When I was sixteen years old, my boyfriend attempted suicide because I had just broken up with him. He cut both of his wrists, then started walking toward my house because he wanted me to watch him die. A few miles in, he knocked on someone’s front door and asked for help.
I know these details because a few days after it happened I bumped into that someone in the supermarket where I worked at the time. She saw the nametag pinned to my vest and recalled the scene: how he was covered in blood, how pale his skin had become, how he was very, very scared.
I have never written about this. Nor have I spoken about it much. That night and the weeks that followed were tremendously difficult. I felt terrified and guilty, even though I hadn’t done anything wrong.
He got to the hospital in time and survived, thankfully. I assume he also got some counseling. I probably should have gone to counseling too, because my relationships after that point were more submissive than they should have been. Instead of choosing a partner, I accepted the fate of having been chosen. If a guy liked me and wanted me as his girlfriend, I acquiesced. And I didn’t break up with anyone when I should have, for fear they would hurt themselves or might try to punish me.
His suicide attempt, and the complicated feelings associated with it, come back to me as I read news reports of the shootings in Isla Vista, Calif. – specifically how the shooter blamed his killing spree on a young lady who rejected him when they were in grade school.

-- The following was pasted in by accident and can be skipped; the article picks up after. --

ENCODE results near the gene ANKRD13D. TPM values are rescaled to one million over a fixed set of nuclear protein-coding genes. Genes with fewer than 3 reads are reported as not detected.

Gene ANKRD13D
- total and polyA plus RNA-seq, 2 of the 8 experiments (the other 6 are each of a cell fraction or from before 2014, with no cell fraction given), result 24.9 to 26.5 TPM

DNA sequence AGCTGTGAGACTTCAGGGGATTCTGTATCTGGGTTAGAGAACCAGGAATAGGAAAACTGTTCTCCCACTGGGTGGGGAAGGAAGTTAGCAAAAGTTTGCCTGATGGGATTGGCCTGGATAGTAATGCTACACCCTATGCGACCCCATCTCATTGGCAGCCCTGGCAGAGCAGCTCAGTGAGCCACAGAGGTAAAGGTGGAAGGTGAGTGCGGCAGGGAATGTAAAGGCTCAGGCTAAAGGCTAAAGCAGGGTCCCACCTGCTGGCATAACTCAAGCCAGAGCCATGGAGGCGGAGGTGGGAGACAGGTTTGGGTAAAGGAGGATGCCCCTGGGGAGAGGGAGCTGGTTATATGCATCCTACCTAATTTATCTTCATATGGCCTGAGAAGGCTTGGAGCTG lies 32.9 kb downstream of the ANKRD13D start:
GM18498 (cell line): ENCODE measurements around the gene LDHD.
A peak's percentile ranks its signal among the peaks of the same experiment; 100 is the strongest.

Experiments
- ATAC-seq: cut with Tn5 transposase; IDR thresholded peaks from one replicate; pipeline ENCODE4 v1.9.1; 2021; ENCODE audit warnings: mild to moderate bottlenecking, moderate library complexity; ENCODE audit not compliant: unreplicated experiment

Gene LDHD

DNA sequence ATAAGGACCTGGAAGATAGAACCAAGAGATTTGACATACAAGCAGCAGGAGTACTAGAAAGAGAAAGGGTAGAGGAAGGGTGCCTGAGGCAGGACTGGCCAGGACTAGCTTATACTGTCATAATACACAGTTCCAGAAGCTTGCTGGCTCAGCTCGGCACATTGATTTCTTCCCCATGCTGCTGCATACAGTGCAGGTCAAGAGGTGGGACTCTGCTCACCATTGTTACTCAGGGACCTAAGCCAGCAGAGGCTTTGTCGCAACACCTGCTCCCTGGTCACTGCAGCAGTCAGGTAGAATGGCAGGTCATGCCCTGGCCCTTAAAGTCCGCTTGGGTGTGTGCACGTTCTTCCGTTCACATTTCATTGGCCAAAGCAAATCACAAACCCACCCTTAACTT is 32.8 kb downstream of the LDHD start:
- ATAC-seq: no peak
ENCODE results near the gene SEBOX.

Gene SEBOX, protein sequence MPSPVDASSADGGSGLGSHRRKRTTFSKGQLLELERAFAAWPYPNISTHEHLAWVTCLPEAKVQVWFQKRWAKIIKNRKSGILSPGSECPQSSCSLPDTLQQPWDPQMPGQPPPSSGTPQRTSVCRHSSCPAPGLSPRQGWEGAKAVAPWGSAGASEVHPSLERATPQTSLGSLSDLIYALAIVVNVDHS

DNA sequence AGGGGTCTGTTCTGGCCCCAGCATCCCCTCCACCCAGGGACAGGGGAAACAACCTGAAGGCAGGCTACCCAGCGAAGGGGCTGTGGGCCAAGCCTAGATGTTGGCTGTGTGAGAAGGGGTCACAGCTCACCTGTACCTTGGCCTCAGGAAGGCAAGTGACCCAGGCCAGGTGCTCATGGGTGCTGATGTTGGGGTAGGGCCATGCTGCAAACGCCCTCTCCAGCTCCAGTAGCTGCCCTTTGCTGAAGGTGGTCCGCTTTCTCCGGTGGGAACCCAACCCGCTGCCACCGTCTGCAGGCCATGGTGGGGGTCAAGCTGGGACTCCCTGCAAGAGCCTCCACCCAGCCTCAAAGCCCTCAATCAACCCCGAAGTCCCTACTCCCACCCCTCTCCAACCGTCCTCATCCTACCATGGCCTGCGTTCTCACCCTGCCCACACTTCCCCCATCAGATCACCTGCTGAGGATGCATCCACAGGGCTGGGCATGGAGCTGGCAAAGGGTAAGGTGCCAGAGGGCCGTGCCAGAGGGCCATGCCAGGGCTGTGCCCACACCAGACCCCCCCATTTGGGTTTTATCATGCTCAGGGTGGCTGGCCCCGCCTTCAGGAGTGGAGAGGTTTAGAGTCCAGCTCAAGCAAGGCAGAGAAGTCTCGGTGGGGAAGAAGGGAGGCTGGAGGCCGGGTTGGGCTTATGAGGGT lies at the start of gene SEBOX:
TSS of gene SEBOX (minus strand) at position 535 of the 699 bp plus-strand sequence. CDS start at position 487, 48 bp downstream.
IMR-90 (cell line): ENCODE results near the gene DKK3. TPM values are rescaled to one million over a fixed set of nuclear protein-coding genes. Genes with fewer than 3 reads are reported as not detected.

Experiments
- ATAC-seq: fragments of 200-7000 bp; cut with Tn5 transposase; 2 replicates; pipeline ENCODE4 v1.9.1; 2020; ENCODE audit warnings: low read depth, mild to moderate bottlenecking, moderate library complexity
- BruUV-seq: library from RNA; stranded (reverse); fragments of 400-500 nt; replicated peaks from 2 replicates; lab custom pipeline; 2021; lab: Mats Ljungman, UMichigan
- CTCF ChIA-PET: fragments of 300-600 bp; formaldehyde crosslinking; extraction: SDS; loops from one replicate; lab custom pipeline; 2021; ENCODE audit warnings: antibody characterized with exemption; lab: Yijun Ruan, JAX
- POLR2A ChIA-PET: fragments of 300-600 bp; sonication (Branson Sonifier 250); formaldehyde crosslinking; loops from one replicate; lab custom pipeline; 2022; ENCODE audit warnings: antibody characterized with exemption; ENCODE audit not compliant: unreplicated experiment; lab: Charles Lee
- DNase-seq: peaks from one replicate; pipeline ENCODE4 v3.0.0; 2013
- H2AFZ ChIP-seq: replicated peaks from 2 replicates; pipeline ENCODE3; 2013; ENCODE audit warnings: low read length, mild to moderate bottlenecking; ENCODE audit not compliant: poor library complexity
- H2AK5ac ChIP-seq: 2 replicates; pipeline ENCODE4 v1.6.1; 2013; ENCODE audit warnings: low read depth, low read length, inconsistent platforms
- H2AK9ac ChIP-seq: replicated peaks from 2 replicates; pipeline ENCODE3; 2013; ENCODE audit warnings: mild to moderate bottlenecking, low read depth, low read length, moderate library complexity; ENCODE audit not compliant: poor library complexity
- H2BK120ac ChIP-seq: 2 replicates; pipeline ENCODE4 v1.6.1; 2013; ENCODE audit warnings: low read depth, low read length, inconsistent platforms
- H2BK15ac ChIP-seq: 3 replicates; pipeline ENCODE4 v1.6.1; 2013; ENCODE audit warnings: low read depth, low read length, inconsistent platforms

I don’t want to write his name here because he doesn’t deserve the notoriety. And I don’t want to write hers because she doesn’t deserve the blame. She didn’t do anything wrong. Ten years old or 22, we’re allowed to choose who our friends and boyfriends will be. None of us belongs to anyone.
Too often we read about men using violence to punish women. In April, a 16-year-old boy fatally stabbed a girl who declined his invitation to the prom at a high school in Connecticut. In New Hampshire, a 31-year-old man is on trial for murder for allegedly choking and raping a college student who rejected his sexual advances. That kind of misogynistic thinking is present every time a woman reconciles with her abuser, every time a perpetrator uses “she was asking for it” as a defense, every time someone makes a joke about domestic violence.
Men are not entitled to take what they want. Nor are they entitled to punish women who don’t go along with their desires. I hate to think that any of this will happen to my daughter one day, but the odds are certainly against her. One in four women will experience domestic violence in her lifetime. Every two minutes, a woman is sexually assaulted in this country. And there’s no telling how frequently a woman is shamed or blamed or threatened, because we don’t talk about those instances. Talking about them is scary.
Since the shootings, women all over the world have been sharing stories about the pervasiveness of sexism, misogyny, harassment and threats on social media. I’ve read many of those #YesAllWomen declarations, some of which came from my friends, with both horror and relief: horror that gender-related violence is so rampant in our society and relief that our sisterhood of support is so substantial.
I didn’t write a #YesAllWomen post, but I will now. It’s for that young lady in Isla Vista, and it goes like this:

Because it’s not your fault. #YesAllWomen